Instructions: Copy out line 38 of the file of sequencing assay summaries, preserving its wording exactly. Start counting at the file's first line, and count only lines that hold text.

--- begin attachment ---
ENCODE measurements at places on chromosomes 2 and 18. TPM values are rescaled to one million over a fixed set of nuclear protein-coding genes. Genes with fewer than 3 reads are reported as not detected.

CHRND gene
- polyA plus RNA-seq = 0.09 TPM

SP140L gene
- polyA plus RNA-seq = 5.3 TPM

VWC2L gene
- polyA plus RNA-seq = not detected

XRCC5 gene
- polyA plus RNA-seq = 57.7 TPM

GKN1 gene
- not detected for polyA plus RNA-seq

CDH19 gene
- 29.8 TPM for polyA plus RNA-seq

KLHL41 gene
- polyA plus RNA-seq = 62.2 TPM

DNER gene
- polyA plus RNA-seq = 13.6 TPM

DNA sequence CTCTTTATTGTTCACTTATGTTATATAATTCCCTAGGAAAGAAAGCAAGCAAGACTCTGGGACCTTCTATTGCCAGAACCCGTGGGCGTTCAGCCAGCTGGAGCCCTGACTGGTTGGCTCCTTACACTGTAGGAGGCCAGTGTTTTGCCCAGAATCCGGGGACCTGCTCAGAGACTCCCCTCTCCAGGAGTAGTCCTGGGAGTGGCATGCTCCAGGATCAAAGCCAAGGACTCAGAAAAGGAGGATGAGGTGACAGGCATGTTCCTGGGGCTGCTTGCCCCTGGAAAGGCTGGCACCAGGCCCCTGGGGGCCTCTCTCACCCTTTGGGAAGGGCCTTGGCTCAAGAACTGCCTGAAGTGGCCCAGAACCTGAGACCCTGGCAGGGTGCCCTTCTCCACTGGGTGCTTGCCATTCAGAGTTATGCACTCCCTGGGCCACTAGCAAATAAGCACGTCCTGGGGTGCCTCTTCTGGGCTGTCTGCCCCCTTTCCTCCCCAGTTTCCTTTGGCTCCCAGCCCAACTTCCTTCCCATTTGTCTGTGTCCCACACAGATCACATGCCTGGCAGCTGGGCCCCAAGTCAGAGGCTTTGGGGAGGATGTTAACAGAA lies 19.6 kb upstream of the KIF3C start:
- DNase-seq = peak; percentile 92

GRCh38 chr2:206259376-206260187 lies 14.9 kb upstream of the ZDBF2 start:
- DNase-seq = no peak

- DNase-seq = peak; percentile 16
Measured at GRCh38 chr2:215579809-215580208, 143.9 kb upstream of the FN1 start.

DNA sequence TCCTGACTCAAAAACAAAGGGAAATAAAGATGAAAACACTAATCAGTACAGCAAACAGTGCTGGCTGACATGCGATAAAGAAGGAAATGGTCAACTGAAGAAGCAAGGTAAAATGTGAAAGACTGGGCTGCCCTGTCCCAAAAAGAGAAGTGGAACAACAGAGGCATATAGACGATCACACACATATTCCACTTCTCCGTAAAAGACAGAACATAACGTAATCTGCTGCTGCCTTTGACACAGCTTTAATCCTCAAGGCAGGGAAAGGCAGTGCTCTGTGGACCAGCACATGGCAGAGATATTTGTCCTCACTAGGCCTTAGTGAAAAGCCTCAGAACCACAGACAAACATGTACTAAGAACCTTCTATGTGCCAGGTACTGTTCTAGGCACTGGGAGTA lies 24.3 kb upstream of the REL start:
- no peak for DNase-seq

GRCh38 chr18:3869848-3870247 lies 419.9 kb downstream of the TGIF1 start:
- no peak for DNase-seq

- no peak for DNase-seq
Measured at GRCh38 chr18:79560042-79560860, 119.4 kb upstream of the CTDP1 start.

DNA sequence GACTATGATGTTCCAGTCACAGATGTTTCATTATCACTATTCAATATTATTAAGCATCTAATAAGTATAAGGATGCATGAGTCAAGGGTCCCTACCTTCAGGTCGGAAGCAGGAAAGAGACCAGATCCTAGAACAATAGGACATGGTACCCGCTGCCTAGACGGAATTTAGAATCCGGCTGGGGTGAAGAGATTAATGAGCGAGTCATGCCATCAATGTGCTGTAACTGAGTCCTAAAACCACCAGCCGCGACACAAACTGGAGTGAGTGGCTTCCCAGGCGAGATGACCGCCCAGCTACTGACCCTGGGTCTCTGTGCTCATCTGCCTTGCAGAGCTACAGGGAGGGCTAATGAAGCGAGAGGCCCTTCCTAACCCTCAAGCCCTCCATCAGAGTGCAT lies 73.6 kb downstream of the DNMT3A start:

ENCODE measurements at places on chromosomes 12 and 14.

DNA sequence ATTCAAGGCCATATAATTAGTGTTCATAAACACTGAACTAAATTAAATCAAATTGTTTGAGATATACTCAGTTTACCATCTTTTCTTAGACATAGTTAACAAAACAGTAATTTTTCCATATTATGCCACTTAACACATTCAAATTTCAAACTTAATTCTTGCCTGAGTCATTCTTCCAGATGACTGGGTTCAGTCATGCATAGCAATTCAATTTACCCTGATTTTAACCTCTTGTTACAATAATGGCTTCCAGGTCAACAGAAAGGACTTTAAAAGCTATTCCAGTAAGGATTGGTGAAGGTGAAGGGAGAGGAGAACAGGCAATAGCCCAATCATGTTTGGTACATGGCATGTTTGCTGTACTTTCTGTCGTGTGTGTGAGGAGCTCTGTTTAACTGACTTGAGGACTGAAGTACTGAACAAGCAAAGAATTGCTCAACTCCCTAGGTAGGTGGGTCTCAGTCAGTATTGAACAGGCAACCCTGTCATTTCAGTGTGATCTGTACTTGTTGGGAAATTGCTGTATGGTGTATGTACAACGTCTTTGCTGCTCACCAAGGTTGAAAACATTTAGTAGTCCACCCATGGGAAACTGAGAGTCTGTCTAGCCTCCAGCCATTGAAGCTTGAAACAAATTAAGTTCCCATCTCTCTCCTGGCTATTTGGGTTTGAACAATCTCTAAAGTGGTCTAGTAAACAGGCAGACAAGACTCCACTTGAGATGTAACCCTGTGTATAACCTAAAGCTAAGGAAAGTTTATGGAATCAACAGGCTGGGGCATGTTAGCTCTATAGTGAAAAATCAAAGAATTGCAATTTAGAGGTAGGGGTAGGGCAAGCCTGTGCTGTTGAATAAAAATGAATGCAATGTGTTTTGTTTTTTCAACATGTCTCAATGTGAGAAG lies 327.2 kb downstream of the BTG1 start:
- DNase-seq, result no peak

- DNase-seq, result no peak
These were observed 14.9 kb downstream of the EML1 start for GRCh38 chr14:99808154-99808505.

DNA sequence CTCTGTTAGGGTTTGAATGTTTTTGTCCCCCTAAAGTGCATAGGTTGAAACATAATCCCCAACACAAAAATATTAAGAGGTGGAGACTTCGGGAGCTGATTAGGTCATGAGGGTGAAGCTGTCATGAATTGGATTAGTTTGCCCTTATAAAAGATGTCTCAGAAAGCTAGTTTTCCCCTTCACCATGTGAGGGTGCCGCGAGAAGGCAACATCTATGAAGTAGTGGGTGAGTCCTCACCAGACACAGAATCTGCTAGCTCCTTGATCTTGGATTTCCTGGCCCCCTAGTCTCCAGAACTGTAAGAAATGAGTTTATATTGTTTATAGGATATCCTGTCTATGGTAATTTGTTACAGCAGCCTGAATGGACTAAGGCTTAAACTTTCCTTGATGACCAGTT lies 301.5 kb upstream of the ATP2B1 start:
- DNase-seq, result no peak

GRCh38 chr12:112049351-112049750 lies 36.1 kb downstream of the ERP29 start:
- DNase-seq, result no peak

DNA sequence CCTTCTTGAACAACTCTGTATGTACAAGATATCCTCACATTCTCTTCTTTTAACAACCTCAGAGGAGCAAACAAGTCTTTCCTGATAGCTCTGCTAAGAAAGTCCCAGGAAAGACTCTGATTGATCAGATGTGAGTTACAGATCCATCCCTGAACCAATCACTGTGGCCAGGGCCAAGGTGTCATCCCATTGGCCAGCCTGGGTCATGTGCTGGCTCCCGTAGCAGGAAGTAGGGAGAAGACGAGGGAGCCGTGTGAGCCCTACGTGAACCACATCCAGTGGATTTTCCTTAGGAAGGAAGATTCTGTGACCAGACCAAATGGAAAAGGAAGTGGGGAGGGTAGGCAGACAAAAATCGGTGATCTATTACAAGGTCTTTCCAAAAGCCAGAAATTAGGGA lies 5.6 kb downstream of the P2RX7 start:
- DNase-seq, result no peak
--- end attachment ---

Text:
GRCh38 chr12:112049351-112049750 lies 36.1 kb downstream of the ERP29 start: